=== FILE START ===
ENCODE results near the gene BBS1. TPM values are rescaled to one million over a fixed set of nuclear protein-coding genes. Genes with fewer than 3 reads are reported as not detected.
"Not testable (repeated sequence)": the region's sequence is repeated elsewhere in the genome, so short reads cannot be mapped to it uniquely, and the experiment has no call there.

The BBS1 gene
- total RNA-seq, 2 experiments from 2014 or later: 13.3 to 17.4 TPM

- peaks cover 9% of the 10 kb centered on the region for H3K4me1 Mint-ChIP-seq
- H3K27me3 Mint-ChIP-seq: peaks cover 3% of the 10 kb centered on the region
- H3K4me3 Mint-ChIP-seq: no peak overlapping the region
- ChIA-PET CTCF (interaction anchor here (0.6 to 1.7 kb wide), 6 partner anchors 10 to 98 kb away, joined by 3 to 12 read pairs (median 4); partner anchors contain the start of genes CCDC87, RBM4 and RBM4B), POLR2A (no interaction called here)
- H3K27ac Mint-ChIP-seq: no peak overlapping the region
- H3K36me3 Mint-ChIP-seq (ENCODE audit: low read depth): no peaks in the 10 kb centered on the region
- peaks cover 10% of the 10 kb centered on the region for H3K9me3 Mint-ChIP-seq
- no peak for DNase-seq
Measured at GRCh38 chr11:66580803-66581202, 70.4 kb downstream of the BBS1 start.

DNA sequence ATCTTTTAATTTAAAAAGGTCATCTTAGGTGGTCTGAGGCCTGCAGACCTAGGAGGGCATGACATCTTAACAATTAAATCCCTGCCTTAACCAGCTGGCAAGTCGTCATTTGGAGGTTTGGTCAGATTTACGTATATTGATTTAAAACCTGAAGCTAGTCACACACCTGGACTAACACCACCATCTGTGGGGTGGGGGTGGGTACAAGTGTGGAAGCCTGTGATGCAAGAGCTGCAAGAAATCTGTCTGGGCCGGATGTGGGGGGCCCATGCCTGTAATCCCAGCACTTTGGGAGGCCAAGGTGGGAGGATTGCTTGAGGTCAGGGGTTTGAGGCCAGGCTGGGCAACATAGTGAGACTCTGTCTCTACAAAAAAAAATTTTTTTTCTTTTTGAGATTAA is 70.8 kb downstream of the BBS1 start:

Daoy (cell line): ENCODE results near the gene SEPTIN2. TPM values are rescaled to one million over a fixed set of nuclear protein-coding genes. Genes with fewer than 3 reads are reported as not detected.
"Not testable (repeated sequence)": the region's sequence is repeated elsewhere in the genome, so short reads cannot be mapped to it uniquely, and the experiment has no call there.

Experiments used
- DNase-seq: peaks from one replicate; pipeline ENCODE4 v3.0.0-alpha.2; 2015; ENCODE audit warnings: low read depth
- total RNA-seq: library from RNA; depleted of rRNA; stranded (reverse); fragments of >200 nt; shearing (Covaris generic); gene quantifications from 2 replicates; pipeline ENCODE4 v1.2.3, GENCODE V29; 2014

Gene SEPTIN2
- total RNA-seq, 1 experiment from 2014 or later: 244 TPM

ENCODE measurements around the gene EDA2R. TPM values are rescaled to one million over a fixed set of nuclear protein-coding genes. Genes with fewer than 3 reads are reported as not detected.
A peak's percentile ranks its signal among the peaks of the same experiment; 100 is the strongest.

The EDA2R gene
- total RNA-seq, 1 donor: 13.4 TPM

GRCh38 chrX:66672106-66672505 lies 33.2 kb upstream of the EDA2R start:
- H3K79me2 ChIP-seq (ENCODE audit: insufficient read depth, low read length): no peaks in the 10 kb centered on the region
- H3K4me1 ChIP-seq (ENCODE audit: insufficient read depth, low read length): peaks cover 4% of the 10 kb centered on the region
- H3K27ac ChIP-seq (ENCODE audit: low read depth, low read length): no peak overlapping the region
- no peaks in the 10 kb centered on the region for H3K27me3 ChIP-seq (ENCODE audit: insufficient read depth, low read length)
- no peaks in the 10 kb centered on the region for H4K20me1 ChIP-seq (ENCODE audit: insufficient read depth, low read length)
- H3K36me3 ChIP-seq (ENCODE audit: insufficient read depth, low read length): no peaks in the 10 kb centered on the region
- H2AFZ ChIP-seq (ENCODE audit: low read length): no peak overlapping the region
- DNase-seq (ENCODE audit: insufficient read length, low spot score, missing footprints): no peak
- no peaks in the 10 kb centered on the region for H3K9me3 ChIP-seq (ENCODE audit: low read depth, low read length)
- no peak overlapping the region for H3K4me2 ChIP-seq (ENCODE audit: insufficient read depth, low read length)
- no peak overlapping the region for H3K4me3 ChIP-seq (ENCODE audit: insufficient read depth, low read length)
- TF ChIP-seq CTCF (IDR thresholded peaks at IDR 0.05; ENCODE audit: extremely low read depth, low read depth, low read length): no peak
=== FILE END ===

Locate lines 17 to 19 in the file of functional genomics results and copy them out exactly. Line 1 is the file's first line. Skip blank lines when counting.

Experiments used
- DNase-seq: peaks from one replicate; pipeline ENCODE4 v3.0.0-alpha.2; 2015; ENCODE audit warnings: low read depth
- total RNA-seq: library from RNA; depleted of rRNA; stranded (reverse); fragments of >200 nt; shearing (Covaris generic); gene quantifications from 2 replicates; pipeline ENCODE4 v1.2.3, GENCODE V29; 2014